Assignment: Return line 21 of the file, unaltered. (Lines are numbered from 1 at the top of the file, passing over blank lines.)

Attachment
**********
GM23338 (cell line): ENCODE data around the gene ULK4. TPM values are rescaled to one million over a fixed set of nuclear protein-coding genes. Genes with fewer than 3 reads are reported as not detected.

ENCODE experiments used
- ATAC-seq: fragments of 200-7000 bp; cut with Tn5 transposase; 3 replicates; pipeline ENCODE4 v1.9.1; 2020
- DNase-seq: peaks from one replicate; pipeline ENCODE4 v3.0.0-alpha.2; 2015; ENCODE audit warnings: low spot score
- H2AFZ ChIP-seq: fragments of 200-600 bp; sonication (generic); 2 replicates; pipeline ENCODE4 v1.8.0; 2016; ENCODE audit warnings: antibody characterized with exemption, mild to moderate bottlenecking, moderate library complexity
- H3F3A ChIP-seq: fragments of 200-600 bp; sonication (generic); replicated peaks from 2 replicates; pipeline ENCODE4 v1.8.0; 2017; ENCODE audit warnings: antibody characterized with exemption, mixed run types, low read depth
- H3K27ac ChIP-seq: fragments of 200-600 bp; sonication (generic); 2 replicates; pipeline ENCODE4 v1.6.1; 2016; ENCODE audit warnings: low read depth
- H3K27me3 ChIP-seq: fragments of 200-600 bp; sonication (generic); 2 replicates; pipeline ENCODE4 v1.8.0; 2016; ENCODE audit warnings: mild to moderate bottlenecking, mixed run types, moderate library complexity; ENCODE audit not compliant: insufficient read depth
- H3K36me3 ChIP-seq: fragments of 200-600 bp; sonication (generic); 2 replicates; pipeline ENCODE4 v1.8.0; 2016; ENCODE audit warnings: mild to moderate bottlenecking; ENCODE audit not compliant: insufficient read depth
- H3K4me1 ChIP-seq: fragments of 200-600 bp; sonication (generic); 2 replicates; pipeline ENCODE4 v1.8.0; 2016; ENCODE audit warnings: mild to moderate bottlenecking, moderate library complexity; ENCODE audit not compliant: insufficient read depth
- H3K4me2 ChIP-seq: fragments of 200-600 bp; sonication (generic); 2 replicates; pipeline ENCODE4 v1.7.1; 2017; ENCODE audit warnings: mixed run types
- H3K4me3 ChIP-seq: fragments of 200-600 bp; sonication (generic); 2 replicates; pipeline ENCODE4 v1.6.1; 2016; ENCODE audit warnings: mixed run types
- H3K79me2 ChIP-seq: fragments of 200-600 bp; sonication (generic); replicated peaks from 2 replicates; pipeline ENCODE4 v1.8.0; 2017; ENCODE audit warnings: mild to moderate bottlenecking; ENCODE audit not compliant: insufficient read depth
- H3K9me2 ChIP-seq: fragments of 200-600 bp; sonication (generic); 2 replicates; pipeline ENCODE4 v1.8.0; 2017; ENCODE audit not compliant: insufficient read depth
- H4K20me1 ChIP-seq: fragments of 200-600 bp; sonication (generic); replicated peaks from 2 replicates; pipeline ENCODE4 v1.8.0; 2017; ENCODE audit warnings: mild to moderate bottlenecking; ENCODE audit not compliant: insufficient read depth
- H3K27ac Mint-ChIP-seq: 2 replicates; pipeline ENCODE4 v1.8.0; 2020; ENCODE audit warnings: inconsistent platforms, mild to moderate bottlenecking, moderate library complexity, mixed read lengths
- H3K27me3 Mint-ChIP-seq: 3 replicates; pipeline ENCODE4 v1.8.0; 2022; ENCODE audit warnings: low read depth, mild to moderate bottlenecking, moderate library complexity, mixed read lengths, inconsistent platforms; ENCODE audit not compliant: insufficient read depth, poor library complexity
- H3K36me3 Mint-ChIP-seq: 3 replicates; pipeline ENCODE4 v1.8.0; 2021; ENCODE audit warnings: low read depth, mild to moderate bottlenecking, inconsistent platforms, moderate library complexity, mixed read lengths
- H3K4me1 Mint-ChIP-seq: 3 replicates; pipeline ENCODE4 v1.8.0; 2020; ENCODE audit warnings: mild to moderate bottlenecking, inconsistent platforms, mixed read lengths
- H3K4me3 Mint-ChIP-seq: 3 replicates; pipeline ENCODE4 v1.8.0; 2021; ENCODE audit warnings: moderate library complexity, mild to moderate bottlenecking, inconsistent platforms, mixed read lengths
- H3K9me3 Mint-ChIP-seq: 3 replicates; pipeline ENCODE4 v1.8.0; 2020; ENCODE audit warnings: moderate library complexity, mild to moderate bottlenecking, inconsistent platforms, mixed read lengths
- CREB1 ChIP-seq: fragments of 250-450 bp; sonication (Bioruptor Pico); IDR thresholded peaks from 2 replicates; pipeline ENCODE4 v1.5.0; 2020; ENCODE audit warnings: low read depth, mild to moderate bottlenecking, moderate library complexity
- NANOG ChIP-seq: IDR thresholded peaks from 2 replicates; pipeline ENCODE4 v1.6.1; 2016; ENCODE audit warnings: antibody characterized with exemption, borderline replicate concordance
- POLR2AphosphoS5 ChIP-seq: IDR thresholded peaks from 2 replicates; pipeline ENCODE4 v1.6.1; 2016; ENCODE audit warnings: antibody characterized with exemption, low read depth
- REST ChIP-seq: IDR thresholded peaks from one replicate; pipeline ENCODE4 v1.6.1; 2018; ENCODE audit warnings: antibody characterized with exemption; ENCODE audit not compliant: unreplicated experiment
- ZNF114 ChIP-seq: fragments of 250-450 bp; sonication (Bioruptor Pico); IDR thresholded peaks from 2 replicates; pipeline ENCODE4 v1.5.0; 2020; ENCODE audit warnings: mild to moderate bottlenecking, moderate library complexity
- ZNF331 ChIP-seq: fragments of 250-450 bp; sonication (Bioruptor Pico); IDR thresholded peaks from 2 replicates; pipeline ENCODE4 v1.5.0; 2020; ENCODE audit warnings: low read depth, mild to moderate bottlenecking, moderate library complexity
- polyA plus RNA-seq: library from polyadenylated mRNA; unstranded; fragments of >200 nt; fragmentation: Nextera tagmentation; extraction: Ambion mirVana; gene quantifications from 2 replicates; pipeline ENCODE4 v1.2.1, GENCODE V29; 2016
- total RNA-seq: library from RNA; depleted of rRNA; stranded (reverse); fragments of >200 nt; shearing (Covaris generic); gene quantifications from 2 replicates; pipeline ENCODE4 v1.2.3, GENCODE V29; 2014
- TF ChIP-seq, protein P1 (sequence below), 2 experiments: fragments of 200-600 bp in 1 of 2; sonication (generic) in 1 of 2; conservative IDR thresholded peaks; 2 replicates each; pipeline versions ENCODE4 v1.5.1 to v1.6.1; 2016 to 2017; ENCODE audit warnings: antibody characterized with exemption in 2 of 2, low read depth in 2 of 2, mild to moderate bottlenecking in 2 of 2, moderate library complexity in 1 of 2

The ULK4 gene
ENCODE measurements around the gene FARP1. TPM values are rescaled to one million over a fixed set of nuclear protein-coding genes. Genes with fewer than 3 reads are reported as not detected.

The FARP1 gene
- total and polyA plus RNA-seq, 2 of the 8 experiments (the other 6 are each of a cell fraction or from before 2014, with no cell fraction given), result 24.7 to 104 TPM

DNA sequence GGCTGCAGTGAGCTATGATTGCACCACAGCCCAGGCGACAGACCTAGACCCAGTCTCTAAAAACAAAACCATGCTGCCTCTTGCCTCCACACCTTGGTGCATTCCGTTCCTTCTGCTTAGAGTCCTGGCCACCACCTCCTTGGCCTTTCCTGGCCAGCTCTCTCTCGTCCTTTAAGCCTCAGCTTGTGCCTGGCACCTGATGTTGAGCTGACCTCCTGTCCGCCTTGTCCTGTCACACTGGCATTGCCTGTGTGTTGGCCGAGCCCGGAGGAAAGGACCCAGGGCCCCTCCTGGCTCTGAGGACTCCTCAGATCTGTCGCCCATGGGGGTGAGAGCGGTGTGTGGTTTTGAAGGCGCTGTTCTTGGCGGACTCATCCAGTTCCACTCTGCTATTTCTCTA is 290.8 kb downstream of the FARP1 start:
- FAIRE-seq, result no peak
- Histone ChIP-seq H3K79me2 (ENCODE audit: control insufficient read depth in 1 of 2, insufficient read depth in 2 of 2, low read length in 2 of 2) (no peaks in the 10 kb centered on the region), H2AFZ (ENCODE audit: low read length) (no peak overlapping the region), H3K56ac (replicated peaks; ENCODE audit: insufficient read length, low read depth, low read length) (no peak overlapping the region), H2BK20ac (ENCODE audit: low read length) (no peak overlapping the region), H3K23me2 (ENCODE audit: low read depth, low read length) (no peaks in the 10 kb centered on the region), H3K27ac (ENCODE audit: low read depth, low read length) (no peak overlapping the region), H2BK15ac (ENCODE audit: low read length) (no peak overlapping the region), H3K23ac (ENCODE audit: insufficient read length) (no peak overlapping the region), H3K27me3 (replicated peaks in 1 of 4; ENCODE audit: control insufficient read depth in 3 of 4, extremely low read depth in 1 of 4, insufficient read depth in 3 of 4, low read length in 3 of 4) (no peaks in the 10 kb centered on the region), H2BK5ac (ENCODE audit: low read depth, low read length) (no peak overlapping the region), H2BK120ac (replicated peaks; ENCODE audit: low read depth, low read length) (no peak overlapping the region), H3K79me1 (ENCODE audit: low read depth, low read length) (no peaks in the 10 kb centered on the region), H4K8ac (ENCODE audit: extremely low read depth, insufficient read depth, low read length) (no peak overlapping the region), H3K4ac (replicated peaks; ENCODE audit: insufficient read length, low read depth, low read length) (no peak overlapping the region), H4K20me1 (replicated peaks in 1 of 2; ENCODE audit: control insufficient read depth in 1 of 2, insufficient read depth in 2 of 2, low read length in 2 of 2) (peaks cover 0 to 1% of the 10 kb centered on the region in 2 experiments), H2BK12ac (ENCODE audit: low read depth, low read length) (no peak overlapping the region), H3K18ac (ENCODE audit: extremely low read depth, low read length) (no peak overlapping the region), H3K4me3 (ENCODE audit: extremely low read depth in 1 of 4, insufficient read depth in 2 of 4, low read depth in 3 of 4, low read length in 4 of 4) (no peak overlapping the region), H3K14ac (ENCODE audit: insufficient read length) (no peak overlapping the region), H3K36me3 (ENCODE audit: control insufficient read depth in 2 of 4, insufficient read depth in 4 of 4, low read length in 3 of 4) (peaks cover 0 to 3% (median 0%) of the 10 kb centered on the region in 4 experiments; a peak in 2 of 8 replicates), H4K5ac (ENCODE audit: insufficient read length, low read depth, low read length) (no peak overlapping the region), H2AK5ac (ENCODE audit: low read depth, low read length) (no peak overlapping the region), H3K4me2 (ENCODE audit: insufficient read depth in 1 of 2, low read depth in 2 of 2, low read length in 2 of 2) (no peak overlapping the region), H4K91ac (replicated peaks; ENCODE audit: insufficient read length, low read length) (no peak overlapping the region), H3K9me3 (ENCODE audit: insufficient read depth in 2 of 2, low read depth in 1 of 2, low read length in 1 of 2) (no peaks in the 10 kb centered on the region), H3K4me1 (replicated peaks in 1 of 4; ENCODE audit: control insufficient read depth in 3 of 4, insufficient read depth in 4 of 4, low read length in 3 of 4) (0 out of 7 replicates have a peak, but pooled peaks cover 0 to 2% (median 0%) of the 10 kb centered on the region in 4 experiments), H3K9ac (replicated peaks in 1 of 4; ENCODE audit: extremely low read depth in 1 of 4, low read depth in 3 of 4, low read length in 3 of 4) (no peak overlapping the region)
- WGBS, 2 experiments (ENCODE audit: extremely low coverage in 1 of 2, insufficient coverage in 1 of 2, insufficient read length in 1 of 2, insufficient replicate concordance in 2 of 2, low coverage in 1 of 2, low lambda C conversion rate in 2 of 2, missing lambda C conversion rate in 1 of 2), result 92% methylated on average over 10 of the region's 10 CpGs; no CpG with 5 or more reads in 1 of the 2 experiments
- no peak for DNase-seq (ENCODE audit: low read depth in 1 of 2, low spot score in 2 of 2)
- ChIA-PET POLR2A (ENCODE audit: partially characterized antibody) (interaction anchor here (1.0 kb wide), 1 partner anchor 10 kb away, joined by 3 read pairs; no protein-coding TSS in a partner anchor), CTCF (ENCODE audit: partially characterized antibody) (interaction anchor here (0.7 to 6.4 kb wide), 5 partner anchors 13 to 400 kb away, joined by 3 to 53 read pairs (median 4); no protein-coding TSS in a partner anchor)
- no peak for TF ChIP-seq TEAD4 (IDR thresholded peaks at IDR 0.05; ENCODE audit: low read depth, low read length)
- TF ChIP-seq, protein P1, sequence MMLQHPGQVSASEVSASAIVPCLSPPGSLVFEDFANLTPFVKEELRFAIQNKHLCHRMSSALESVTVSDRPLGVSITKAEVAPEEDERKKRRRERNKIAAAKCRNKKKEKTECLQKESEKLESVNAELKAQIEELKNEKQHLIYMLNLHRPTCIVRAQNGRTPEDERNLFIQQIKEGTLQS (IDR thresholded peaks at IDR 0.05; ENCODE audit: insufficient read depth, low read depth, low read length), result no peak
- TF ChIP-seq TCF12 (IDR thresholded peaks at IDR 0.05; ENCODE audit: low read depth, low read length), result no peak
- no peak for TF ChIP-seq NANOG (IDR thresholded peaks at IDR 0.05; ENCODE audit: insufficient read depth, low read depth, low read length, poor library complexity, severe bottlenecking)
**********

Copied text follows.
- H3K9me3 Mint-ChIP-seq: 3 replicates; pipeline ENCODE4 v1.8.0; 2020; ENCODE audit warnings: moderate library complexity, mild to moderate bottlenecking, inconsistent platforms, mixed read lengths